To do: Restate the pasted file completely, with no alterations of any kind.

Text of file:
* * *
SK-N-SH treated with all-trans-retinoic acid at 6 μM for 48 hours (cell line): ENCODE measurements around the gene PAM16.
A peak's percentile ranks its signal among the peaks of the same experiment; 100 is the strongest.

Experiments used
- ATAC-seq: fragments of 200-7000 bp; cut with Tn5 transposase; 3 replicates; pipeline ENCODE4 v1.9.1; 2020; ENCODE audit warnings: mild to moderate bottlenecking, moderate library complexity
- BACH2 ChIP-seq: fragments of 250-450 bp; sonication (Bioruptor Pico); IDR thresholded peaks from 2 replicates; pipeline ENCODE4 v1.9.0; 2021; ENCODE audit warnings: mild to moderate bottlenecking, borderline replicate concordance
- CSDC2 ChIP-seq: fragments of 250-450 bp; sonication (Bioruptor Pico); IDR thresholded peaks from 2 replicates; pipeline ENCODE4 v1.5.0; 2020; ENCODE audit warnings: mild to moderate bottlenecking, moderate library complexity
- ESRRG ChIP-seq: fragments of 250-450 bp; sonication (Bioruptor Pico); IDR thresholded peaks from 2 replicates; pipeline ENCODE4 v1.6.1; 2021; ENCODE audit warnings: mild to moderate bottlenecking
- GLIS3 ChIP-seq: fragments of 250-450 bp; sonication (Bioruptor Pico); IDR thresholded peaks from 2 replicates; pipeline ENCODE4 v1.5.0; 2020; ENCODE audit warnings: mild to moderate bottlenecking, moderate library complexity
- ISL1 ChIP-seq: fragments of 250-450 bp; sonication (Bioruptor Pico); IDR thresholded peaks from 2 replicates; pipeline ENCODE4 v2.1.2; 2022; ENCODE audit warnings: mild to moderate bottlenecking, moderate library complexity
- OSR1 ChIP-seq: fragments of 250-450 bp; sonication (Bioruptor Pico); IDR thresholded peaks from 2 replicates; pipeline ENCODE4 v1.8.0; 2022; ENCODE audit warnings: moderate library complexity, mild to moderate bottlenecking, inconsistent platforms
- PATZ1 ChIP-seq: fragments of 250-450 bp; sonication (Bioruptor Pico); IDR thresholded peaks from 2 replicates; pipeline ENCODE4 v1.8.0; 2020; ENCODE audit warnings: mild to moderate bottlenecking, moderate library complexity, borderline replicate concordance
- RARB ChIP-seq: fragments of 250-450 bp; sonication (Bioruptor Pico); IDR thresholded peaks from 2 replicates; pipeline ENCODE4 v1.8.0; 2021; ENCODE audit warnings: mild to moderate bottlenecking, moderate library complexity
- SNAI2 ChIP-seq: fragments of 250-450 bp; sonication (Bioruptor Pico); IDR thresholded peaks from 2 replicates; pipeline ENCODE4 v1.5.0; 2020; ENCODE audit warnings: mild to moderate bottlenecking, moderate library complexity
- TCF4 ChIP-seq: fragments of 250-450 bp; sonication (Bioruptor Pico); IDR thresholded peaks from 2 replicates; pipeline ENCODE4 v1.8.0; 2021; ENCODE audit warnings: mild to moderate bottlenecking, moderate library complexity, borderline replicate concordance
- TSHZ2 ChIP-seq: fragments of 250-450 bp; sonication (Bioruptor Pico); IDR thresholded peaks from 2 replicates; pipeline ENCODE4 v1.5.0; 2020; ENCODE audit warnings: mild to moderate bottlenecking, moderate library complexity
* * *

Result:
SK-N-SH treated with all-trans-retinoic acid at 6 μM for 48 hours (cell line): ENCODE measurements around the gene PAM16.
A peak's percentile ranks its signal among the peaks of the same experiment; 100 is the strongest.

Experiments used
- ATAC-seq: fragments of 200-7000 bp; cut with Tn5 transposase; 3 replicates; pipeline ENCODE4 v1.9.1; 2020; ENCODE audit warnings: mild to moderate bottlenecking, moderate library complexity
- BACH2 ChIP-seq: fragments of 250-450 bp; sonication (Bioruptor Pico); IDR thresholded peaks from 2 replicates; pipeline ENCODE4 v1.9.0; 2021; ENCODE audit warnings: mild to moderate bottlenecking, borderline replicate concordance
- CSDC2 ChIP-seq: fragments of 250-450 bp; sonication (Bioruptor Pico); IDR thresholded peaks from 2 replicates; pipeline ENCODE4 v1.5.0; 2020; ENCODE audit warnings: mild to moderate bottlenecking, moderate library complexity
- ESRRG ChIP-seq: fragments of 250-450 bp; sonication (Bioruptor Pico); IDR thresholded peaks from 2 replicates; pipeline ENCODE4 v1.6.1; 2021; ENCODE audit warnings: mild to moderate bottlenecking
- GLIS3 ChIP-seq: fragments of 250-450 bp; sonication (Bioruptor Pico); IDR thresholded peaks from 2 replicates; pipeline ENCODE4 v1.5.0; 2020; ENCODE audit warnings: mild to moderate bottlenecking, moderate library complexity
- ISL1 ChIP-seq: fragments of 250-450 bp; sonication (Bioruptor Pico); IDR thresholded peaks from 2 replicates; pipeline ENCODE4 v2.1.2; 2022; ENCODE audit warnings: mild to moderate bottlenecking, moderate library complexity
- OSR1 ChIP-seq: fragments of 250-450 bp; sonication (Bioruptor Pico); IDR thresholded peaks from 2 replicates; pipeline ENCODE4 v1.8.0; 2022; ENCODE audit warnings: moderate library complexity, mild to moderate bottlenecking, inconsistent platforms
- PATZ1 ChIP-seq: fragments of 250-450 bp; sonication (Bioruptor Pico); IDR thresholded peaks from 2 replicates; pipeline ENCODE4 v1.8.0; 2020; ENCODE audit warnings: mild to moderate bottlenecking, moderate library complexity, borderline replicate concordance
- RARB ChIP-seq: fragments of 250-450 bp; sonication (Bioruptor Pico); IDR thresholded peaks from 2 replicates; pipeline ENCODE4 v1.8.0; 2021; ENCODE audit warnings: mild to moderate bottlenecking, moderate library complexity
- SNAI2 ChIP-seq: fragments of 250-450 bp; sonication (Bioruptor Pico); IDR thresholded peaks from 2 replicates; pipeline ENCODE4 v1.5.0; 2020; ENCODE audit warnings: mild to moderate bottlenecking, moderate library complexity
- TCF4 ChIP-seq: fragments of 250-450 bp; sonication (Bioruptor Pico); IDR thresholded peaks from 2 replicates; pipeline ENCODE4 v1.8.0; 2021; ENCODE audit warnings: mild to moderate bottlenecking, moderate library complexity, borderline replicate concordance
- TSHZ2 ChIP-seq: fragments of 250-450 bp; sonication (Bioruptor Pico); IDR thresholded peaks from 2 replicates; pipeline ENCODE4 v1.5.0; 2020; ENCODE audit warnings: mild to moderate bottlenecking, moderate library complexity